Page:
A study led by Rosalind Wright at the Institute for Exposomics Research at the Icahn School of Medicine at Mount Sinai shows that mothers exposed to outdoor air pollution and stressful conditions during their pregnancy give birth to children who are more likely to develop asthma by age 6. This holds particularly true of boys, for reasons that may have to do with the boys? rate of lung development and gender-specific risks for certain types of injury.
In a study presented at the 2017 American Thoracic Society International Conference, lead author Alison Lee explained that "lower income, ethnically mixed urban populations? were already known to be more greatly burdened with asthma and other respiratory health problems". The research shows that these problems begin as early as life in the womb.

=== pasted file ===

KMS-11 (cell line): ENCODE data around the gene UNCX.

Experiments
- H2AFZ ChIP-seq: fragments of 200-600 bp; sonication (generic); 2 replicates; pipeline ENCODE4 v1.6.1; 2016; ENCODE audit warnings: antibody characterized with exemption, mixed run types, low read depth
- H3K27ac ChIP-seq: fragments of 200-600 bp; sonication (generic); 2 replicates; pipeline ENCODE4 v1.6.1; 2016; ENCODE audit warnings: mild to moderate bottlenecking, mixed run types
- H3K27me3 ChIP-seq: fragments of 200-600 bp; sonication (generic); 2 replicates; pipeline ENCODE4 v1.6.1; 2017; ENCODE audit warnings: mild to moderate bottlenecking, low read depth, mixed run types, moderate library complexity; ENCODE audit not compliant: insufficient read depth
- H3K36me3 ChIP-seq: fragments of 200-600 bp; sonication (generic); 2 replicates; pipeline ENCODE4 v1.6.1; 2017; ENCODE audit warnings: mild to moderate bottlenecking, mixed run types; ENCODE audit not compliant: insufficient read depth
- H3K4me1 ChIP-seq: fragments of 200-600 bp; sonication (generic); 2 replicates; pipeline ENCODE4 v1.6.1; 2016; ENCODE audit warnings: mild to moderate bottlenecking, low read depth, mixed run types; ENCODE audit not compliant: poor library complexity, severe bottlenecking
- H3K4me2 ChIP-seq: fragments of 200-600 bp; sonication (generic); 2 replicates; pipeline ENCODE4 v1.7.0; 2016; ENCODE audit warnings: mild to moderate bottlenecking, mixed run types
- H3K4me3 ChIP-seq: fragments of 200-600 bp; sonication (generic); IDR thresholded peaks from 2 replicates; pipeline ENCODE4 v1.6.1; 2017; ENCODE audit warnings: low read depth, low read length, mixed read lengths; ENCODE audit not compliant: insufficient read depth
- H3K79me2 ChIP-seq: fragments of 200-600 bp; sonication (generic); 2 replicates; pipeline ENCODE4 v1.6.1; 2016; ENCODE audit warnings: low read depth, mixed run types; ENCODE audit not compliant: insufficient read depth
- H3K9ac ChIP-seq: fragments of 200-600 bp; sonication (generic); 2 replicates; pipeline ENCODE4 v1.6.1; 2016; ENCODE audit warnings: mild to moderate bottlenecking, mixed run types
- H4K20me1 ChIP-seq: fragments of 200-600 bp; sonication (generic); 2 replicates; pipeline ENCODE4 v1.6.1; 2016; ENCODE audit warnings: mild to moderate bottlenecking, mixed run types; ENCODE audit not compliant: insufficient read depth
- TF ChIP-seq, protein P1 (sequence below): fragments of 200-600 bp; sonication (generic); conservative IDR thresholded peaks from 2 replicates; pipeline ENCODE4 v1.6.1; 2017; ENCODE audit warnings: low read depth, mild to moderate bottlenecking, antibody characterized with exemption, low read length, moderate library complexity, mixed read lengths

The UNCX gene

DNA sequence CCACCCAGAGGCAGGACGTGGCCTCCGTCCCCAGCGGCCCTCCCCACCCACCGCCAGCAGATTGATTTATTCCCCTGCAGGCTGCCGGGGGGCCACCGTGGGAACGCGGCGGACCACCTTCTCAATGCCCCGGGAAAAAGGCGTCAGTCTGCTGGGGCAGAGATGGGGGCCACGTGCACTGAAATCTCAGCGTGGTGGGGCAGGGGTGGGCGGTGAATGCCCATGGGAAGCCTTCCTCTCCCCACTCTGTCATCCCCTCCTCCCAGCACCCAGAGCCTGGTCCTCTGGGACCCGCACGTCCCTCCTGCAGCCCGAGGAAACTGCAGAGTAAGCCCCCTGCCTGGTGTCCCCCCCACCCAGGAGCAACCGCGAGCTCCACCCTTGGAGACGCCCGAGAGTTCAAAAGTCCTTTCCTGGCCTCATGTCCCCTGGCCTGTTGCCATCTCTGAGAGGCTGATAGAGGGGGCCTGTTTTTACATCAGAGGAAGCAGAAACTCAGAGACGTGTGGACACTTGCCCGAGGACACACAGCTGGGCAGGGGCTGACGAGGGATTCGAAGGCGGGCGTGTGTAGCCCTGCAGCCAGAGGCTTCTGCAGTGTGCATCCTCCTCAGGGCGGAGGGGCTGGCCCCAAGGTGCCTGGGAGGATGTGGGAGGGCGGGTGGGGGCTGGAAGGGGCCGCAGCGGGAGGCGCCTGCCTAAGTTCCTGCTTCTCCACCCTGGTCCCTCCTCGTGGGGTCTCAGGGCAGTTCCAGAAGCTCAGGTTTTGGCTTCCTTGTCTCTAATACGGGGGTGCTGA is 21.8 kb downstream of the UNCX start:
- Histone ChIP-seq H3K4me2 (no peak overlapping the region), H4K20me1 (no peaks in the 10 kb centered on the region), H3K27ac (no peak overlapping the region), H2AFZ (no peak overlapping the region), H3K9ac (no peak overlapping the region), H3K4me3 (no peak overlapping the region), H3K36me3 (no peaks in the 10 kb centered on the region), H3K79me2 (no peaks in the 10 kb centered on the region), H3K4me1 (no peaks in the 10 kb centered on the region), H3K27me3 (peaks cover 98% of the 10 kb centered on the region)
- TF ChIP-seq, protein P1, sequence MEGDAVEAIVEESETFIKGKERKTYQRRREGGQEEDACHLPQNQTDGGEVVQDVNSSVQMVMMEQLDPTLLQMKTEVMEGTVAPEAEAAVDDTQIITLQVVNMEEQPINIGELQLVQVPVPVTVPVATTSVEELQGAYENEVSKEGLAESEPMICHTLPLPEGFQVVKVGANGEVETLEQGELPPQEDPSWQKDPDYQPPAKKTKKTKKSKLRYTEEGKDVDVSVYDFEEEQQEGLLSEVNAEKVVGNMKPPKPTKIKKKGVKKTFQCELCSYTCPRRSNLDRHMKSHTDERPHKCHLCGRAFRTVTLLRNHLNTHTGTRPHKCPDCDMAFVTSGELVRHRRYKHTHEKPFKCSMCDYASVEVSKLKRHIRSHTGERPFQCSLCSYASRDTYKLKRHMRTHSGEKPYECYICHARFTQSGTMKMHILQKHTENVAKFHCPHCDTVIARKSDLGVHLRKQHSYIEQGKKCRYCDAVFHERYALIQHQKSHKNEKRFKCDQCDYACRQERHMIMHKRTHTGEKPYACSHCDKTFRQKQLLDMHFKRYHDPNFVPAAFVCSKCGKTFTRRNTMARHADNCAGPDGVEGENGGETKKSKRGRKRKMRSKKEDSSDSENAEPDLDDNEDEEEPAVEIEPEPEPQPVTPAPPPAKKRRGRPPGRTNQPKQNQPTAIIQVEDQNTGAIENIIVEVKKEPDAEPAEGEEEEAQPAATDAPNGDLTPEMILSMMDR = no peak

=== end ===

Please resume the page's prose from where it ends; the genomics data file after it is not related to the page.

A cohort analysis of 736 mainly African American and Latina women from urban areas were studied during their pregnancy to find the effects of daily exposure to ambient pollution and social stressors; following this step, their children were followed throughout childhood up to the age of 6. The find is clear enough: exposure during the second trimester increased the odds of developing asthma. When stress and pollution occurred together, the effect was multiplied.
Stress factors, in this case, include anything from financial difficulties to violent crimes, which are more prevalent in low-income neighborhoods where pollution may also be at increased levels.